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Has IT Band pain stopped you dead in your tracks during a run? Have you been told to stretch or foam roll, but it just keeps coming back?

This is Part 1 of a 3-part series on IT Band pain. You’ll learn:

  • What it is

  • Why it happens

  • Why stretching and foam rolling aren’t getting you long-lasting results

  • Rehab suggestions to get you back to running

In Part 1, we’ll focus on what it is, and why it happens.

The iliotibial band (ITB) is a thickened portion of a structure called the fascia lata, a sheet of fibrous tissue that surrounds the thigh muscles. It runs from the hip to the knee, on the outside of the leg. The ITB is considered a tendinous structure, meaning that it's more similar in composition to your Achilles tendon than it is to your quadriceps muscles. Since it crosses both the hip joint and the knee joint, there are several different ways that ITB dysfunction can show up. We'll discuss the one that's most relevant to and common in runners. Classic ITB pain, or ITB syndrome, in runners presents as sharp pain on the outside aspect of the knee - the distal (further from the center of the body) insertion of the ITB. Pain is typically worse with walking or running downhill and is often so sharp that the athlete has to stop running, at least temporarily.

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There's been some differing opinions and proposals on what exactly is going on anatomically to cause ITB pain. The theories include friction of the band against the thigh bone, compression of the fatty tissue between the IT band and the thigh bone, and inflammation of the fluid-filled sac under the band.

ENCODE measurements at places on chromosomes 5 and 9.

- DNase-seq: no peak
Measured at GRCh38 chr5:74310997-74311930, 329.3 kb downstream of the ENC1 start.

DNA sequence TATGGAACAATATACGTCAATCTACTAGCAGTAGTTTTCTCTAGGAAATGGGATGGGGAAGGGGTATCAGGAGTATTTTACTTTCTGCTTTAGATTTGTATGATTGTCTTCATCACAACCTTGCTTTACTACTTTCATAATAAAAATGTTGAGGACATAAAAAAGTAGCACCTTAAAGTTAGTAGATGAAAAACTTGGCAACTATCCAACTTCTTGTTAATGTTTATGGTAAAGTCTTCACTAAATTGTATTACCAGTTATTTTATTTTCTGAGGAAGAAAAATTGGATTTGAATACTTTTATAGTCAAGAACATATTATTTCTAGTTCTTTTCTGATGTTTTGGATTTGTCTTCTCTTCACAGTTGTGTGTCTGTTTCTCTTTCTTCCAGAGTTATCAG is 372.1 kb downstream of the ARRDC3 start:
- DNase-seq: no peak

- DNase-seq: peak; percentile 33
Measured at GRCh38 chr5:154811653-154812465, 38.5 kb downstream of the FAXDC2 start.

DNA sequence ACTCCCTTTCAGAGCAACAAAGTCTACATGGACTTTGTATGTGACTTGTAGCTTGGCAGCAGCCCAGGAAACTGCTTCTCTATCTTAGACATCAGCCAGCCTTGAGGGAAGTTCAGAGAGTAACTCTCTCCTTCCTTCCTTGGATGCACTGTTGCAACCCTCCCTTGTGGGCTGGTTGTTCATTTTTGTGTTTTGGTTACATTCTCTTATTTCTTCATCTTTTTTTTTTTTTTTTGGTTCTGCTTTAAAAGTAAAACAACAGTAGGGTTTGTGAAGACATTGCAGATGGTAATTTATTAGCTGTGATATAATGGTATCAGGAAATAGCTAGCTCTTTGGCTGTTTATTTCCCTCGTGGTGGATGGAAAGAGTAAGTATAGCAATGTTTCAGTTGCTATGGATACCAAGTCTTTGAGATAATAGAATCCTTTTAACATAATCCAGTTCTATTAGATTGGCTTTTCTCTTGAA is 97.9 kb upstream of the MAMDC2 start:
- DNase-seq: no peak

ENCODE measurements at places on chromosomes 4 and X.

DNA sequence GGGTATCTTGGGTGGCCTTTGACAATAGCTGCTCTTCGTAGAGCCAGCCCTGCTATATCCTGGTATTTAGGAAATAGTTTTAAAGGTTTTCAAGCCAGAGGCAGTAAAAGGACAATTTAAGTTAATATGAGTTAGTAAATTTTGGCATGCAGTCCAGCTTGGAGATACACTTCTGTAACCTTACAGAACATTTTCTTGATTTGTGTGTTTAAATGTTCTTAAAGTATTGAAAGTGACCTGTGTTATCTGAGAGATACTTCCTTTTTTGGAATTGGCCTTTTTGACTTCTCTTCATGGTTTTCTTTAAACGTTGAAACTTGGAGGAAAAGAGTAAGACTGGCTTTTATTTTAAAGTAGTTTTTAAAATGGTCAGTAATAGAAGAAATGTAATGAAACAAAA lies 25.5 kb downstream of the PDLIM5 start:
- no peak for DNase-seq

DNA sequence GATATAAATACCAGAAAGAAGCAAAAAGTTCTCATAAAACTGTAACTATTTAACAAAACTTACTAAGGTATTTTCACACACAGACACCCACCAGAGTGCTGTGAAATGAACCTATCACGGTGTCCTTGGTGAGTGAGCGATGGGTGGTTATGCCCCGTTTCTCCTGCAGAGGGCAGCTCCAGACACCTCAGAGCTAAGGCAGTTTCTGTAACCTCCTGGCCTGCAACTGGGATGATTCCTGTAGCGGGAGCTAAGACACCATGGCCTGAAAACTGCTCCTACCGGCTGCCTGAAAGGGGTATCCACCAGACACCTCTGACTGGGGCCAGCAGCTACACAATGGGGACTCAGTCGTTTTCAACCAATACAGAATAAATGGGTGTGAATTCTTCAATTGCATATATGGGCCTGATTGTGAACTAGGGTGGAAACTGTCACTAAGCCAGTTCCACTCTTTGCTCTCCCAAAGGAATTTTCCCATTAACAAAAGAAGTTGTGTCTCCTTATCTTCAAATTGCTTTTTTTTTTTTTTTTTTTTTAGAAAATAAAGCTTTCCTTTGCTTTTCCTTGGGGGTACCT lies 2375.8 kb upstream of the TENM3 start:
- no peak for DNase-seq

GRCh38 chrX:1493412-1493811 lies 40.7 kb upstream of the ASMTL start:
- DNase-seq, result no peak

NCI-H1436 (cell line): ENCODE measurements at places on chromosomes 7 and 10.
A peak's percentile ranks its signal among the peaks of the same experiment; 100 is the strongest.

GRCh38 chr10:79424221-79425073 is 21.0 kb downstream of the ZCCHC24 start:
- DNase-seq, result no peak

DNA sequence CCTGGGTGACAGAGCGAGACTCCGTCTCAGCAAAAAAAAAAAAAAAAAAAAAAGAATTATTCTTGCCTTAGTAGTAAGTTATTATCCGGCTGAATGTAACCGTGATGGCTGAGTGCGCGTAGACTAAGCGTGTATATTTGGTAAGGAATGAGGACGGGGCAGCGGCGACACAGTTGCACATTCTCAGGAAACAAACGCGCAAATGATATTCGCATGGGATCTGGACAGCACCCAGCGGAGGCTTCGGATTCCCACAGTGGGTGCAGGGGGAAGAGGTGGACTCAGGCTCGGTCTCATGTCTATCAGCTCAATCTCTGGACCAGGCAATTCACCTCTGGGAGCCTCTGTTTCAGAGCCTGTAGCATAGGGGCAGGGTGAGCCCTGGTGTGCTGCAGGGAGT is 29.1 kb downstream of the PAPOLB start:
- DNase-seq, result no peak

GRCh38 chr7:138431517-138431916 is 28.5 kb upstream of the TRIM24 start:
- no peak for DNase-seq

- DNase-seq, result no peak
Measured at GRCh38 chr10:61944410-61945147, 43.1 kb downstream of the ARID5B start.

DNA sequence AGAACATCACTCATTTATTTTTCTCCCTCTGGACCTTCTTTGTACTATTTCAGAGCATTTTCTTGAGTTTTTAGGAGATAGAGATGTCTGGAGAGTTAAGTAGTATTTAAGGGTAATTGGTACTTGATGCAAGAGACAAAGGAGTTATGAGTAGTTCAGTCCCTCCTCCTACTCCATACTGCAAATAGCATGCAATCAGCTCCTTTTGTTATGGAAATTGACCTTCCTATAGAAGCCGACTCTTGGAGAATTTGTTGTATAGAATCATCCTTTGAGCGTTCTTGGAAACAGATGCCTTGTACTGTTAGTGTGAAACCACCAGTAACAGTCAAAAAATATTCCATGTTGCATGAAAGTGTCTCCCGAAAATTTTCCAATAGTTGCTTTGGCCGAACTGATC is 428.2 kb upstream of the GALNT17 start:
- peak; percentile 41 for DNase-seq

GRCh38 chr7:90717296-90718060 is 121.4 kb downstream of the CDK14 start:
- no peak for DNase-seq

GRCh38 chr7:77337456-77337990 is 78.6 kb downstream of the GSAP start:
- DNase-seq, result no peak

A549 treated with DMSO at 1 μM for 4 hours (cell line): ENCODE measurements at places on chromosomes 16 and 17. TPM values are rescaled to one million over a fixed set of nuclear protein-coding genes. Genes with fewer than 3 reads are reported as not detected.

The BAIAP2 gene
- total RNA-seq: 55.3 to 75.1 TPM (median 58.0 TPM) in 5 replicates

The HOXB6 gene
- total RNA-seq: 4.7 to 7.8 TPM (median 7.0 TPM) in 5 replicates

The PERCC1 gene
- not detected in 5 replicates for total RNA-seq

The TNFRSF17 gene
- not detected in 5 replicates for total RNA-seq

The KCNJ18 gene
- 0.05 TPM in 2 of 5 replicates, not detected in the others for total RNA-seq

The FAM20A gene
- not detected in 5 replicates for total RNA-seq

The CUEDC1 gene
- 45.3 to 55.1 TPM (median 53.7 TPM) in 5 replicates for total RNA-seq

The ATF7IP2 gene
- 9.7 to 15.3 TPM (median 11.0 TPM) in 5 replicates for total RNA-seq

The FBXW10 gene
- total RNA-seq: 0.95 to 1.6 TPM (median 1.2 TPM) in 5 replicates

Regardless of the anatomical details, it's important to understand that ITB pain occurs and recurs due to training load issues. If you quickly increase your mileage and/or suddenly introduce downhill running, you risk putting extra strain on the ITB that it's just not quite prepared for - leading to the potential for pain. Once that extra strain occurs, the ability of the structure to tolerate the load of running decreases further (especially if all you do is rest). So you can see how this can become a nagging injury for runners: you run, have pain, stop running, pain goes away, return to running quickly, pain comes back.

But wait...have you been told you have ITB pain because your hips are weak? Well, that may not be true. Studies have shown that those with ITB pain do have hip weakness, but those with hip weakness don't always have ITB pain. So it may be that ITB pain actually causes weakness in the hips or decreases activity of the hip muscles, rather than the other way around.

What about having ITB pain because your hip muscles are too tight? That also may not be true. Though the fascia of the gluteus maximus and tensor fascia lata muscles connect to the ITB, it's not clear that tension here directly causes ITB pain - like the hip muscle weakness, it's possible that ITB pain leads to feelings of tightness in the hip muscles.

So how do we go about improving ITB pain, if rest doesn't help, but it's too painful to keep running? Stay tuned for Part 2!

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